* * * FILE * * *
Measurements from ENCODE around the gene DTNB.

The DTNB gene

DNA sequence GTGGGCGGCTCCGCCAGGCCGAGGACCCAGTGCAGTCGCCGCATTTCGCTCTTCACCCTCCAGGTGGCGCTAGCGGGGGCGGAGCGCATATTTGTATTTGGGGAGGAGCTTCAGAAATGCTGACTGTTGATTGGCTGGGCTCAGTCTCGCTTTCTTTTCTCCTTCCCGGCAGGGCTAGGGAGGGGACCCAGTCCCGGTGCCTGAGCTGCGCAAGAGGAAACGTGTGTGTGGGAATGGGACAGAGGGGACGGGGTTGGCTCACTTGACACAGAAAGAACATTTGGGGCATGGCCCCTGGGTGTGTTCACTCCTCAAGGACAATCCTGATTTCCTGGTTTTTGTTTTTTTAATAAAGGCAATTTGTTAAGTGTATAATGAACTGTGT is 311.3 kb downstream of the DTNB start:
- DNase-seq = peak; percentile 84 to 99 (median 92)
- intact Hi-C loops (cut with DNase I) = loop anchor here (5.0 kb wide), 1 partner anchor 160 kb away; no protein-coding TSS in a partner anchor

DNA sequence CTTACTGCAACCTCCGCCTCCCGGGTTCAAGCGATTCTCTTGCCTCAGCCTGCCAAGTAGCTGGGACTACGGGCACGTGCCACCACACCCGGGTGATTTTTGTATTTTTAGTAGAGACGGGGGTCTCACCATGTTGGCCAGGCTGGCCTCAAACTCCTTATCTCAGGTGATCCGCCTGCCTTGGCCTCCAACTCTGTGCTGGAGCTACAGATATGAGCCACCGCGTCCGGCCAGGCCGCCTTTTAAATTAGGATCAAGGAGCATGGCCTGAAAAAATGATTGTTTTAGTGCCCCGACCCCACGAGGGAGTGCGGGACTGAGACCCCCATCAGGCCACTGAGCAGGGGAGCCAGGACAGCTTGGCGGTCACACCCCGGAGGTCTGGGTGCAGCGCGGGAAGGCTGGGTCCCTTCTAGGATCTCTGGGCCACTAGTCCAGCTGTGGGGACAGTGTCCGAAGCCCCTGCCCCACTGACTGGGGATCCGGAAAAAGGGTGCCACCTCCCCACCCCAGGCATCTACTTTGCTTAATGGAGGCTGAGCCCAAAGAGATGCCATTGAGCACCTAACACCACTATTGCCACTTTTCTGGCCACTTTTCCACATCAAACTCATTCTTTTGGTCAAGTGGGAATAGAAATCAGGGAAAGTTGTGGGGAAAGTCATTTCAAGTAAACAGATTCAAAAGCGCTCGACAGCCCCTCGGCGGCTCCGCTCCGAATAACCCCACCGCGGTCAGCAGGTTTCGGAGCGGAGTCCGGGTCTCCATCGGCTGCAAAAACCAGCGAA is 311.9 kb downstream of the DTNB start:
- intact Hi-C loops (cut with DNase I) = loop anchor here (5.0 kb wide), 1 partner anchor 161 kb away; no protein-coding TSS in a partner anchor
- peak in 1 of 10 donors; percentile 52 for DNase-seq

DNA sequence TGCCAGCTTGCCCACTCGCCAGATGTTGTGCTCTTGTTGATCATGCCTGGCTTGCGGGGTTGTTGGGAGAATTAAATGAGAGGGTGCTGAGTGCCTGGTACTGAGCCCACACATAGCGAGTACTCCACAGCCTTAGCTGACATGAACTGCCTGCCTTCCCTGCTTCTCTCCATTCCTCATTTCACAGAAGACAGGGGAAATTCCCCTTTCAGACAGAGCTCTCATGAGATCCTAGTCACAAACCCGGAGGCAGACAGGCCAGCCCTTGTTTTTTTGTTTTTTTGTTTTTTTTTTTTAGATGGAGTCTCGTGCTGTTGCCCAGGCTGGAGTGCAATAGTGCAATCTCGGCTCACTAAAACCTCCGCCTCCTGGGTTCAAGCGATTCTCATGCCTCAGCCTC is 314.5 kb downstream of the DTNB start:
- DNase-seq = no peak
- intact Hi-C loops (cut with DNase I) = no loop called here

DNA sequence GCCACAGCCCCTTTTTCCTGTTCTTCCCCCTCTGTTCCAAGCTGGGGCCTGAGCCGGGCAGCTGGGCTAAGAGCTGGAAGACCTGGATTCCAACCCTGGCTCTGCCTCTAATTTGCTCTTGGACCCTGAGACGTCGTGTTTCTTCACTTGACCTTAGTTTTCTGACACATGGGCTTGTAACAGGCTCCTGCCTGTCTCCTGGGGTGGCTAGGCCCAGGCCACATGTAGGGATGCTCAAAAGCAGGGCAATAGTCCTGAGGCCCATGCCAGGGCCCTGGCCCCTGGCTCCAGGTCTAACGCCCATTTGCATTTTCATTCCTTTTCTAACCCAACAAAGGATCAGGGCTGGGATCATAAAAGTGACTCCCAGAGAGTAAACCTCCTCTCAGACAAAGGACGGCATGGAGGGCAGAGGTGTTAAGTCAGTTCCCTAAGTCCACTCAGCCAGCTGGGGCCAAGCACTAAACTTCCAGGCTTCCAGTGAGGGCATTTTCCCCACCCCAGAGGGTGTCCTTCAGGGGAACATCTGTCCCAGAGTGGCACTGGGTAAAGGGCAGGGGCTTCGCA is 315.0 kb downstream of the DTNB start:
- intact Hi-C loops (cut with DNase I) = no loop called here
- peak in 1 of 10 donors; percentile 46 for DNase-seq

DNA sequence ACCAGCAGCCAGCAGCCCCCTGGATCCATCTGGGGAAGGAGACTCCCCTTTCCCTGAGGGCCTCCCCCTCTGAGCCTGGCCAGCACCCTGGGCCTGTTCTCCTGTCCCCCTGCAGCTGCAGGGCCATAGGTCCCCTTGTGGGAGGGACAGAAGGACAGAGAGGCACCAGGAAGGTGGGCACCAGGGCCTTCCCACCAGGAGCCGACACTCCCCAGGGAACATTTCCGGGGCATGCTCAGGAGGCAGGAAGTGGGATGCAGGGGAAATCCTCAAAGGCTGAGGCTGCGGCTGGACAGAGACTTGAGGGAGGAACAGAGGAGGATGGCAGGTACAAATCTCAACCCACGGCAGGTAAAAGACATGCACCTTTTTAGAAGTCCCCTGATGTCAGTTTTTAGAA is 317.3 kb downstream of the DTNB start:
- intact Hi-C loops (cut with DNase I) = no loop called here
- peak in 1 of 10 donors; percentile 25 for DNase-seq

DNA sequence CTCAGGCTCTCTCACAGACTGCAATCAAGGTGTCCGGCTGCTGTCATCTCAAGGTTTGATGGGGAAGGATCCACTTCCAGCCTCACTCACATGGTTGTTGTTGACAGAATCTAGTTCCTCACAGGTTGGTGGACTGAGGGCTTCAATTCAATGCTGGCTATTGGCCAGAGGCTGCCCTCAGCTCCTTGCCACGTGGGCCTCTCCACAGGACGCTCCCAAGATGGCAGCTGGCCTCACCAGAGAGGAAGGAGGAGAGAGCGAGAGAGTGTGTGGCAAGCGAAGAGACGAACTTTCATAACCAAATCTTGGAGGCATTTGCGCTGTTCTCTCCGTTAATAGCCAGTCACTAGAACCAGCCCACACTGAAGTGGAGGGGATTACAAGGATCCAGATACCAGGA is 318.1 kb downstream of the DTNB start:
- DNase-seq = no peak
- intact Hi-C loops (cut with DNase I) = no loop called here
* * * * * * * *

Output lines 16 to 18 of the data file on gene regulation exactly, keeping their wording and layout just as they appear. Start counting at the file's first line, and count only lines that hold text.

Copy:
- intact Hi-C loops (cut with DNase I) = no loop called here
- peak in 1 of 10 donors; percentile 25 for DNase-seq

DNA sequence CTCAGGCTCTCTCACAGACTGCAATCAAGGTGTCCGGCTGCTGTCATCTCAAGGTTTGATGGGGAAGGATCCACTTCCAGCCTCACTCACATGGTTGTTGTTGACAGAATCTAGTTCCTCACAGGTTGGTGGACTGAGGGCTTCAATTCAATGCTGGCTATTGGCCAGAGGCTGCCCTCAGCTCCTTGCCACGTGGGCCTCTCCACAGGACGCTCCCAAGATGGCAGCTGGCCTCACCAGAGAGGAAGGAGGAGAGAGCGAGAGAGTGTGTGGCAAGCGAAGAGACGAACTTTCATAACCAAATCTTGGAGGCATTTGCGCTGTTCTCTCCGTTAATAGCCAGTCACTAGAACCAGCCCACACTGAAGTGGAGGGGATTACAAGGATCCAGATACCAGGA is 318.1 kb downstream of the DTNB start: